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A new declaration aims to fight antisemitism without curtailing free speech

Antisemitism is on the rise, with powerful instigators behind it, but the struggle against it is at risk of being derailed by acrimonious divisions among Jews and others over its very meaning. The drive for adoption of a single, fixed definition of antisemitism has devolved into a polemical political debate on Israel and Palestine with crucial free-speech implications.

Today we introduce the Jerusalem Declaration on Antisemitism, which was crafted by a group of scholars from the United States, Israel, Europe and the U.K, after more than a year of intense discussion and study. The declaration has been endorsed by 200 eminent scholars with a wide spectrum of political views. All of us agree on the need for a guide to effectively combat antisemitism that protects space for an open debate around all possibilities around the future for Israelis and Palestinians.

Our work responds to the definition of antisemitism adopted by the International Holocaust Remembrance Alliance in 2016. Regardless of the initial intention behind that definition, it is now often invoked in the context of debates over Israel and Palestine to curtail legitimate freedom of expression — a democratic value that most American Jews cherish.


To read the full text of the declaration and its signers, click here.


Though we do not underestimate the perniciousness of antisemitism from the left, it is clear that the most dangerous threat to Jews today comes from the extreme right and populist groups. We cannot and should not wage battle against these groups on our own. Rather, we must strive to create alliances with other groups who suffer from racism and bigotry.

The IHRA definition, as it has been used and interpreted, makes these important alliances hard to achieve. Noting that the IHRA calls itself “a working definition,” our group sought to learn from several years of experiencing the IHRA in action and believes that the new declaration offers greater clarity and improvements.

Invoking universal principles, our declaration claims that while antisemitism has certain distinctive features, the fight against it is inseparable from the overall fight against all forms of racial, ethnic, cultural, religious, and gender discrimination.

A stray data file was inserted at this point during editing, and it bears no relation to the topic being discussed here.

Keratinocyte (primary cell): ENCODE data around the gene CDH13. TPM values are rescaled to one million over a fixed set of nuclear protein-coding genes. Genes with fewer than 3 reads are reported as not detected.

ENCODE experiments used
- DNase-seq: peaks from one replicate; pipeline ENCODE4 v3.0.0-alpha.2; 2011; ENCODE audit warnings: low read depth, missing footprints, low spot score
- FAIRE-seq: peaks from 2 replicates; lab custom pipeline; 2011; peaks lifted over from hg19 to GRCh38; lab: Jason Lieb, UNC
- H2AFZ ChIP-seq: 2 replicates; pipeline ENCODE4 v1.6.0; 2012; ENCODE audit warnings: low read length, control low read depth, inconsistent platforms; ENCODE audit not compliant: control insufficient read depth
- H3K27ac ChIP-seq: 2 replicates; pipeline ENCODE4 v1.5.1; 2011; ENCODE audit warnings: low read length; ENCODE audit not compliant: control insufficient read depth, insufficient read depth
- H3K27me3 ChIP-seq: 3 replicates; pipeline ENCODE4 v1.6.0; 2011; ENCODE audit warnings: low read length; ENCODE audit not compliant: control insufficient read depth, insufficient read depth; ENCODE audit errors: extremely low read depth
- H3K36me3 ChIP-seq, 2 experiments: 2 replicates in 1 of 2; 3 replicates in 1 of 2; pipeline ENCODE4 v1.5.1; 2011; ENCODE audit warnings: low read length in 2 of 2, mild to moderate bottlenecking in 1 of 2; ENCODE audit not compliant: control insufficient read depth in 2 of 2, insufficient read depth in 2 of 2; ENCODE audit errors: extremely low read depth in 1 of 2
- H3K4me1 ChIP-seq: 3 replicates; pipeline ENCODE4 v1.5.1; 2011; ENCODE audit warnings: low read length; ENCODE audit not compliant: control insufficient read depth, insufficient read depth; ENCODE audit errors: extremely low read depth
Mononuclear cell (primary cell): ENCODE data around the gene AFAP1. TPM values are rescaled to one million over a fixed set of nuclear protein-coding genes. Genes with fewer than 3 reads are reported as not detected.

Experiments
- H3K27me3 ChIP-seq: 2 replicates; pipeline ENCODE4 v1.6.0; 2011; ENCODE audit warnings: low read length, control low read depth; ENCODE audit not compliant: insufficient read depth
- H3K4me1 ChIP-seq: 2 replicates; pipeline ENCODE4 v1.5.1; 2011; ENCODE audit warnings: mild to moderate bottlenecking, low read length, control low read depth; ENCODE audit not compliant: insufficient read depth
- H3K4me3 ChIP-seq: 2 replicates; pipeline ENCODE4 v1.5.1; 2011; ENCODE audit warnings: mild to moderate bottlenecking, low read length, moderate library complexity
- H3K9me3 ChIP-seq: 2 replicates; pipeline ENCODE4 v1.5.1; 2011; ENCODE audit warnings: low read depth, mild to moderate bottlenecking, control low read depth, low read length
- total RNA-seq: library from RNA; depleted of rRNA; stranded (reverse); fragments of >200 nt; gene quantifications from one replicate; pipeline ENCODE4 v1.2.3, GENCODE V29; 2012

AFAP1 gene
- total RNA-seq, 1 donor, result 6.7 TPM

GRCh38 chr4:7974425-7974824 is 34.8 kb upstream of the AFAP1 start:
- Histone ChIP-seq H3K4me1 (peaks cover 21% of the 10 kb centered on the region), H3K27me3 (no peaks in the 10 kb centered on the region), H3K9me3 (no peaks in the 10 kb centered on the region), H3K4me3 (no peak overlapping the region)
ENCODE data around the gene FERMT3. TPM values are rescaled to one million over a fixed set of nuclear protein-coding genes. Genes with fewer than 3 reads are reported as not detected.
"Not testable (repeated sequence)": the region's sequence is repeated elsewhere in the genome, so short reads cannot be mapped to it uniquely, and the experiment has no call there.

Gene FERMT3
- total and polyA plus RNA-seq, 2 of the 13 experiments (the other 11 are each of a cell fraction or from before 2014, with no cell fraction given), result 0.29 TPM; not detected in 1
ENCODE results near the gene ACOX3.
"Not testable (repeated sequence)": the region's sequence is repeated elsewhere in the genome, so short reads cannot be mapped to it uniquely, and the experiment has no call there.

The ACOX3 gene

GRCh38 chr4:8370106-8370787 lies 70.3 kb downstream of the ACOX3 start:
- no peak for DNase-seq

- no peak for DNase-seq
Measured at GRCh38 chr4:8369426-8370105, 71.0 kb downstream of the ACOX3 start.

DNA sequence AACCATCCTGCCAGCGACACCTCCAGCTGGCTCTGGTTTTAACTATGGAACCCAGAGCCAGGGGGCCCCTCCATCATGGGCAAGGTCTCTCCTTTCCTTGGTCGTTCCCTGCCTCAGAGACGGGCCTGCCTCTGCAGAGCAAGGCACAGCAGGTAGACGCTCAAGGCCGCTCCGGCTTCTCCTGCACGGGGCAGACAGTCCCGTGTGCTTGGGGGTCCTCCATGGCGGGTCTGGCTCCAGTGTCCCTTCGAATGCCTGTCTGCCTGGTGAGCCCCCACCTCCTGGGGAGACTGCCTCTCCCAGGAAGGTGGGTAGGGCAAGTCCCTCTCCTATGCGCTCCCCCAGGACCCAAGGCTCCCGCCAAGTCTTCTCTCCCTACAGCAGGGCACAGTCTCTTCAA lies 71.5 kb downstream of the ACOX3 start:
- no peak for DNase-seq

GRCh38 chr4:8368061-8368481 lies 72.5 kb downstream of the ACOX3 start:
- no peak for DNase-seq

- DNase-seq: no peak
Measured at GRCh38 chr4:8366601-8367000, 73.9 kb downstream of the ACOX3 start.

It deepens understanding of antisemitism through a concise preamble, a one-sentence definition and 15 brief guidelines. It articulates what antisemitism is — and, in the context of Israel and Palestine, what it is not. We seek to distinguish between a political debate, harsh and contentious as it may be, and antisemitic speech and action..

The declaration thus helps create a space for frank discussions of difficult questions about the political future for all inhabitants of Israel and Palestine without those discussions being conflated with antisemitism.

But our document cannot settle all arguments. No document on antisemitism can be exhaustive or anticipate all the ways in which antisemitism will manifest in the future. Context, judgement, and sensitivity are always crucial in evaluating antisemitism.

This declaration is not and should not be used as a judicial or semi-judicial tool, nor is it intended for codification. Rather, it should be an aid for critical thinking and thoughtful discussion in a vexed landscape.

For some of its supporters, the IHRA definition has become sacred. But it is wiser to treat it as a living document that necessitates evolution and improvement.

No human document is sacred. Even the United States Constitution has been amended 27 times — so far. Our declaration can be used as either an alternative to the IHRA definition — or, for bodies that have already adopted IHRA as a baseline, as a tool for addressing its shortcomings.

Fighting antisemitism, opposing any form of bigotry, protecting free speech, standing up for the rights of all human beings without exceptions, and creating an inclusive, safe space for discussions and for disagreements on Palestine and Israel — these are the values around which we should all unite, Jews and non-Jews regardless of political opinions.

The Jerusalem Declaration on Antisemitism answers this call. We believe it is the right document for our time.

Elissa Bemporad is a professor of history at Queens College and the CUNY Graduate Center. Alon Confino is a professor of history and Jewish Studies and director of the Institute for Holocaust, Genocide, and Memory Studies at the University of Massachusetts Amherst. Derek Penslar is a professor of Jewish history at Harvard University. They are among the 200 signatories to the Jerusalem Declaration on Antisemitism.

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